Still, even further, in accordance with the present invention, there is provided an orthogonal frequency division multiplexing (OFDM) demodulator. The demodulator includes a tuner which receives a carrier having a predetermined frequency, and produces an intermediate frequency (IF) signal phase-locked with the carrier, an IF sync detector, coupled to an output of the tuner to receive the IF signal, for producing a real signal and an imaginary signal from the IF signal, an analog-to-digital (A/D) converter, coupled to outputs of the IF sync detector to receive the real and imaginary signals, for converting the real signal and the imaginary signal from analog to digital form, a fast-Fourier transformer operative to discrete-fast-Fourier-transform the real and imaginary signals output from the A/D converter and producing a demodulated signal, a parallel-to-serial (P/S) converter for converting the discrete-fast-Fourier-transformed real and imaginary signals into serial data, and for outputting a bitstream of data. The demodulator also includes a sync detector, coupled to the output of the tuner for receiving the IF signal, and including means for detecting a frequency of the IF signal, means for demodulating a reference signal, and means for producing a sync signal.
The preferred embodiments of the present invention are described with reference to the drawings wherein:
FIG. 1 is a flowchart diagram for explaining a method of operation of the present invention.
FIG. 2 is a graphic diagram for explaining the format of an OFDM signal.
FIG. 3 is a waveform diagram for explaining a sync signal.
FIGS. 4A and 4B illustrate block diagrams of an OFDM modulator according a preferred embodiment of the present invention.
FIG. 5 is a waveform diagram for explaining a combined wave signal obtained by an inverse fast Fourier transform of the OFDM modulator of FIGS. 4A and 4B.
FIGS. 6A and 6B illustrate block diagrams of an OFDM demodulator according to a preferred embodiment of the present invention.
FIG. 7 is a block diagram of the sync and modulation circuitry in the OFDM modulator of FIG. 4.
FIG. 8 is a block diagram of the clock reproduction and sync detection circuitry in the OFDM demodulator of FIG. 6.
FIG. 9 is a block diagram of a hold circuit used in the OFDM demodulator of FIGS. 6A and 6B.
FIG. 10 is a timing diagram for explaining an acquisition time of the hold circuit of FIG. 9.
Preferred embodiments of the present invention will be described below in more detail with reference to the accompanying drawings.
Referring to FIG. 1, an orthogonal frequency division multiplexing (OFDM) method includes the steps of (S1) AM-modulating a group of digital signals with a plurality of carriers, (S2) combining the AM-modulated carriers and modulating the combined carrier onto a main carrier, (S3) detecting the main carrier, and (S4) performing a fast-Fourier-transform on the combined carrier to demodulate the digital signal. The AM-modulation step (S1) includes the steps of (S11) frequency-modulating (hereinafter called FM-modulating) a reference signal in a symbol period, and (S12) AM-modulating the digital signals in the other symbol periods. The detecting step (S3) includes the step of (S31) phase-locking the reproduced reference signal with the FM-modulated transmitted reference signal.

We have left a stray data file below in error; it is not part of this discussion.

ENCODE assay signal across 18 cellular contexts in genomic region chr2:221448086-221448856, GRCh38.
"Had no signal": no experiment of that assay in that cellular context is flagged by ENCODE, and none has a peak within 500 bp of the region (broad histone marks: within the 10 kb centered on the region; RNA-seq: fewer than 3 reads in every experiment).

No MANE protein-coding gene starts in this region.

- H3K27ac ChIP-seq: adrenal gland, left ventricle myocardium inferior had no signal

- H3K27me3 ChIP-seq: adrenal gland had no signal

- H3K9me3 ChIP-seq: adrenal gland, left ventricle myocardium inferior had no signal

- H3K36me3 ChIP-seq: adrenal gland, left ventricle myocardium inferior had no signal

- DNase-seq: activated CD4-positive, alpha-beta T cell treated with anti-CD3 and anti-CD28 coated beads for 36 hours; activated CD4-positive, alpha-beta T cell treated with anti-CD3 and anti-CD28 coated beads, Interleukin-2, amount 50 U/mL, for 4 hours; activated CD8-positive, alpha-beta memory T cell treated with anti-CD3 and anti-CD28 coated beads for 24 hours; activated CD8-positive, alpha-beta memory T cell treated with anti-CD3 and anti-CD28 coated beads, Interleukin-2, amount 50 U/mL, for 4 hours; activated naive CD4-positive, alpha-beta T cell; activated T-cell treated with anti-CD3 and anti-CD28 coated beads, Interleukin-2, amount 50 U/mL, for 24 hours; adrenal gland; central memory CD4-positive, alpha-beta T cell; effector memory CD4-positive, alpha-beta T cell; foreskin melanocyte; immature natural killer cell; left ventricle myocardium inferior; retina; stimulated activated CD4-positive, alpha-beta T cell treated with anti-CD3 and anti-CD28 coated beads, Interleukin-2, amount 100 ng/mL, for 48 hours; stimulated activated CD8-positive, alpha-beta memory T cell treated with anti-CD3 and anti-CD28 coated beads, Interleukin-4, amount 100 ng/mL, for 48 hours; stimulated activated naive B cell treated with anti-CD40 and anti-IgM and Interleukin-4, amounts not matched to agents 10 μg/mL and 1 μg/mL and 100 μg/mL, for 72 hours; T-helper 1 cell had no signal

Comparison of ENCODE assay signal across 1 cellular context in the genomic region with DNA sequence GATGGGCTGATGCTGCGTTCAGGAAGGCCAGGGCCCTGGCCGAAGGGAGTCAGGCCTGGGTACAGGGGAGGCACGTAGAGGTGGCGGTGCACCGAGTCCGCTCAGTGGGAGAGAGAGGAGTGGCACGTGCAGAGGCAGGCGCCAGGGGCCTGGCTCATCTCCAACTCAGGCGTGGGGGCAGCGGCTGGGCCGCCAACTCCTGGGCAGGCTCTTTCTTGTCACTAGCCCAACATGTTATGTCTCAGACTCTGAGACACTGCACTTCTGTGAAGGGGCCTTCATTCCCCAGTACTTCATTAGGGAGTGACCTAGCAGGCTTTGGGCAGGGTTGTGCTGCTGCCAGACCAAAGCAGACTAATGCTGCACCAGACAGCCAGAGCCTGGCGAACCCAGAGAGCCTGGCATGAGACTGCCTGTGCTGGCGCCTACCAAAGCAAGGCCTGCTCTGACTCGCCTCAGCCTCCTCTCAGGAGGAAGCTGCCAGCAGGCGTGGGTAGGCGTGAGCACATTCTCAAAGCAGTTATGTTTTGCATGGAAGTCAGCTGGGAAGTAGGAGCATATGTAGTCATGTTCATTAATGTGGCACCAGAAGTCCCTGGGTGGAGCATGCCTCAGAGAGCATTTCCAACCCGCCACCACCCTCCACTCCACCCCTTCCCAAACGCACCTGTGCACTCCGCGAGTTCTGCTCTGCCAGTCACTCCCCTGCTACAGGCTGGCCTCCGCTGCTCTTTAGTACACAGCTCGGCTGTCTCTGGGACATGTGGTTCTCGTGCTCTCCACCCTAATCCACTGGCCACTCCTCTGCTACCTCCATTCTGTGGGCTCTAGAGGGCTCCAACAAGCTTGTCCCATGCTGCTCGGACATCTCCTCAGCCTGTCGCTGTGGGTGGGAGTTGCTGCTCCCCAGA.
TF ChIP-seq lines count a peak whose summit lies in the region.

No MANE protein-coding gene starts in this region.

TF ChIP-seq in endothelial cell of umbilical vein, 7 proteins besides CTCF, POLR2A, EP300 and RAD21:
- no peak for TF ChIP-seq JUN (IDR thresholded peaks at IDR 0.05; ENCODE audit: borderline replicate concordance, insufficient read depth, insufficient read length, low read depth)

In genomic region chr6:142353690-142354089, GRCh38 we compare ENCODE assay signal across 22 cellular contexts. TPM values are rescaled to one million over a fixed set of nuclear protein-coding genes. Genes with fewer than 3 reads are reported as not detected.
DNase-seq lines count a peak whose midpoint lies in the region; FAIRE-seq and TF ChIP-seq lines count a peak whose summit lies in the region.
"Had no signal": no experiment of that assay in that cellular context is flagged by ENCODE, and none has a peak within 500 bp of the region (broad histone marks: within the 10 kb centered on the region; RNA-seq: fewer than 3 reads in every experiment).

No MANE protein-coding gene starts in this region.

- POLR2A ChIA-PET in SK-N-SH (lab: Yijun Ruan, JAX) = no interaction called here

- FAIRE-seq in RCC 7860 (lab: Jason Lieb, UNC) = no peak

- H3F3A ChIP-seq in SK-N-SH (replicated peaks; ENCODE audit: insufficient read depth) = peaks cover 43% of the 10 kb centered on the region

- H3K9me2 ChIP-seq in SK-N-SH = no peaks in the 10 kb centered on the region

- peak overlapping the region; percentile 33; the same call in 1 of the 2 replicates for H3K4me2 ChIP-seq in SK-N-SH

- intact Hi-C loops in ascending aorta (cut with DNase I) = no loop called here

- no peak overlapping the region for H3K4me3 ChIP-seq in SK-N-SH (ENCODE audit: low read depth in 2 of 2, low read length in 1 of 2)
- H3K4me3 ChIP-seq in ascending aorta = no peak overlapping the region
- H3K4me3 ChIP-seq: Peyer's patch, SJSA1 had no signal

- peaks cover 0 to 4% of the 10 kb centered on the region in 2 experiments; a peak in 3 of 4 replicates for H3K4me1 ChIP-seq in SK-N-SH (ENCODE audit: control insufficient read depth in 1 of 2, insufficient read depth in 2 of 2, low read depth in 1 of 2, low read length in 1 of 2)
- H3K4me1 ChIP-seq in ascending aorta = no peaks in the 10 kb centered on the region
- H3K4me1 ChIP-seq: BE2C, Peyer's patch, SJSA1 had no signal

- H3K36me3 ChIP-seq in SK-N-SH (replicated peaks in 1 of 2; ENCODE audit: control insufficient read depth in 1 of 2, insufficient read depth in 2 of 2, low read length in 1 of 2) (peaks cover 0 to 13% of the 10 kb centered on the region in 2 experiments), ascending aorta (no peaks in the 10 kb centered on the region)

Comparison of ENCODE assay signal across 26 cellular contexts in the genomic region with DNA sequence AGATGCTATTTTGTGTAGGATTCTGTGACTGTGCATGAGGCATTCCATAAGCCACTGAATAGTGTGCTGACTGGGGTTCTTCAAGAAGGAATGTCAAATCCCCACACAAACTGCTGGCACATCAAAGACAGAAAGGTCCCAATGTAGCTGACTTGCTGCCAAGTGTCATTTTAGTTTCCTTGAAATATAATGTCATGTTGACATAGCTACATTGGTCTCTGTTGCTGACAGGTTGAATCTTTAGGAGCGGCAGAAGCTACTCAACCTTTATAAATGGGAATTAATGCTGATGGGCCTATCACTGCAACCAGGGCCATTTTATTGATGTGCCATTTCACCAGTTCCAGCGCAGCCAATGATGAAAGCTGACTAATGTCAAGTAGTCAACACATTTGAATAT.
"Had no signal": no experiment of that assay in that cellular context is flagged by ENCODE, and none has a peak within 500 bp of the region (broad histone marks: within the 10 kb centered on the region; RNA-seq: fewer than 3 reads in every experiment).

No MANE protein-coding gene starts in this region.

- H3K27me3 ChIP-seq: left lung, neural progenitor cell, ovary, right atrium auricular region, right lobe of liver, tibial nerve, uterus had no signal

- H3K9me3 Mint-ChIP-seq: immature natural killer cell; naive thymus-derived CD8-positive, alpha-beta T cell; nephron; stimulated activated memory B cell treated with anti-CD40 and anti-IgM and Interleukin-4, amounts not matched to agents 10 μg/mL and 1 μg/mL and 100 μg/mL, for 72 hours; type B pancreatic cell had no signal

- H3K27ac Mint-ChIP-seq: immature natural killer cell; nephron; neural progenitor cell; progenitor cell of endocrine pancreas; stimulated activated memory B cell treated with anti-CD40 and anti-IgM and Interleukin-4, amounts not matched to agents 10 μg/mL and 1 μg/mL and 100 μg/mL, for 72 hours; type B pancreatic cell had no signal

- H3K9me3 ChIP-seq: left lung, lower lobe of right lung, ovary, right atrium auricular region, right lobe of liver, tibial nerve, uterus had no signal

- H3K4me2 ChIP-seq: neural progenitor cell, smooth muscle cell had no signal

FIG. 2 is a graphic illustration for explaining the format of an OFDM signal. One symbol period is composed of an effective symbol period and a guide band. One frame is formed of a set of symbols. For example, according to the preferred embodiment of the present invention, one frame is formed of 127 symbols. A sync signal is inserted at the beginning of the frame. FIG. 3 is a waveform diagram for explaining the format of a sync signal which is used in this embodiment of the present invention. The sync signal includes 12 cycles of a 100 KHz signal whose phase is identical with the clock. The width of the sync signal is 130 μsec. A transmitter FM-modulates the sync signal (as shown in FIG. 3) and transmits the modulated result. Table 1 below shows the specifications of the OFDM system constructed in accordance with the present invention.
TABLE 1______________________________________Specifications of the OFDM systemItem Value______________________________________number of carrier 1001guided band 27.6 μseceffective symbol interval 102.4 μsecbit rate 30.8 Mbit/secmain clock 10.0 MHZone frame 127 symbolssync signal 100 KHZ 12 cyclesclock phase carrier lockingone symbol 130 μsec______________________________________
Hereinbelow, an OFDM system satisfying the above specifications will be described.
FIGS. 4A and 4B illustrate block diagrams of an OFDM modulator according to a preferred embodiment of the present invention. The OFDM modulator includes a S/P converter 10 for converting a received input data bitstream from serial to parallel format, an inverse fast Fourier transformer (IFFT) 16 for inverse-fast-Fourier-transforming the S/P converted signal, a quadrature two-phase modulator 26 for quadrature two-phasing-modulating analog outputs of the IFFT 16, an adder 28 for adding a sync signal to the quadrature-two-phase-modulated signal, and a mixer 30 for mixing a reference signal and the quadrature two-phase-modulated signal, to produce a carrier.